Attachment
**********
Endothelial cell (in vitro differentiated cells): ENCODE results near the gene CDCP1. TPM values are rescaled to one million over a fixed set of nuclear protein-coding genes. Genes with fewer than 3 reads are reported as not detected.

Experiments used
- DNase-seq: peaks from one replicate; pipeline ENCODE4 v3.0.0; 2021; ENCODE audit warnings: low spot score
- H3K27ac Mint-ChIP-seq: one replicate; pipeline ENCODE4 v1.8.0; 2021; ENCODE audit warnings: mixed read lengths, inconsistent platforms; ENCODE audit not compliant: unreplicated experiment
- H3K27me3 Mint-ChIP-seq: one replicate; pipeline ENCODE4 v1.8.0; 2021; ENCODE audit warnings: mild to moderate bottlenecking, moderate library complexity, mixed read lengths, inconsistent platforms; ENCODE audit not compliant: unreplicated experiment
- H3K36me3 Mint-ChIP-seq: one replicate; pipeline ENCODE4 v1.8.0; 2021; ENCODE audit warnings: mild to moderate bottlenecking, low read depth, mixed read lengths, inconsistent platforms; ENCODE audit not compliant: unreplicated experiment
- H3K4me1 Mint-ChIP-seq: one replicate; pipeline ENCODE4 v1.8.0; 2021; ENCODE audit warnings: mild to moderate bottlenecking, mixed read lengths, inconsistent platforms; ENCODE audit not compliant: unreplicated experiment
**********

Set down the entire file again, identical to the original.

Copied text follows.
Endothelial cell (in vitro differentiated cells): ENCODE results near the gene CDCP1. TPM values are rescaled to one million over a fixed set of nuclear protein-coding genes. Genes with fewer than 3 reads are reported as not detected.

Experiments used
- DNase-seq: peaks from one replicate; pipeline ENCODE4 v3.0.0; 2021; ENCODE audit warnings: low spot score
- H3K27ac Mint-ChIP-seq: one replicate; pipeline ENCODE4 v1.8.0; 2021; ENCODE audit warnings: mixed read lengths, inconsistent platforms; ENCODE audit not compliant: unreplicated experiment
- H3K27me3 Mint-ChIP-seq: one replicate; pipeline ENCODE4 v1.8.0; 2021; ENCODE audit warnings: mild to moderate bottlenecking, moderate library complexity, mixed read lengths, inconsistent platforms; ENCODE audit not compliant: unreplicated experiment
- H3K36me3 Mint-ChIP-seq: one replicate; pipeline ENCODE4 v1.8.0; 2021; ENCODE audit warnings: mild to moderate bottlenecking, low read depth, mixed read lengths, inconsistent platforms; ENCODE audit not compliant: unreplicated experiment
- H3K4me1 Mint-ChIP-seq: one replicate; pipeline ENCODE4 v1.8.0; 2021; ENCODE audit warnings: mild to moderate bottlenecking, mixed read lengths, inconsistent platforms; ENCODE audit not compliant: unreplicated experiment